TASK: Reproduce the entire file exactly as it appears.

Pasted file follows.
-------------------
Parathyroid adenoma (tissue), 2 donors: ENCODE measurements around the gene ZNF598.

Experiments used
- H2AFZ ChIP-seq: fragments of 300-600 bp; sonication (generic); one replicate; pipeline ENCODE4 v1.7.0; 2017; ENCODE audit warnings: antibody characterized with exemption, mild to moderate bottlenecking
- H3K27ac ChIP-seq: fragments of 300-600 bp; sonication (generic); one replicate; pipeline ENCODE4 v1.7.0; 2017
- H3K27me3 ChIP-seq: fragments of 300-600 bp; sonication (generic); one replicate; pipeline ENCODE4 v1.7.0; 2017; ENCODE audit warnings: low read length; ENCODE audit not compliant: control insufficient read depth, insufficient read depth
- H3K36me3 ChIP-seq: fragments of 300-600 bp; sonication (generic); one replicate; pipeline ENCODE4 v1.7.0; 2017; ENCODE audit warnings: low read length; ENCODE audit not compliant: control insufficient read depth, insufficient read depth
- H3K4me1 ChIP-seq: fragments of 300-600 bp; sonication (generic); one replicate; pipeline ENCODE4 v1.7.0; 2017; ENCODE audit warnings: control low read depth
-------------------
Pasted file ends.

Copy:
Parathyroid adenoma (tissue), 2 donors: ENCODE measurements around the gene ZNF598.

Experiments used
- H2AFZ ChIP-seq: fragments of 300-600 bp; sonication (generic); one replicate; pipeline ENCODE4 v1.7.0; 2017; ENCODE audit warnings: antibody characterized with exemption, mild to moderate bottlenecking
- H3K27ac ChIP-seq: fragments of 300-600 bp; sonication (generic); one replicate; pipeline ENCODE4 v1.7.0; 2017
- H3K27me3 ChIP-seq: fragments of 300-600 bp; sonication (generic); one replicate; pipeline ENCODE4 v1.7.0; 2017; ENCODE audit warnings: low read length; ENCODE audit not compliant: control insufficient read depth, insufficient read depth
- H3K36me3 ChIP-seq: fragments of 300-600 bp; sonication (generic); one replicate; pipeline ENCODE4 v1.7.0; 2017; ENCODE audit warnings: low read length; ENCODE audit not compliant: control insufficient read depth, insufficient read depth
- H3K4me1 ChIP-seq: fragments of 300-600 bp; sonication (generic); one replicate; pipeline ENCODE4 v1.7.0; 2017; ENCODE audit warnings: control low read depth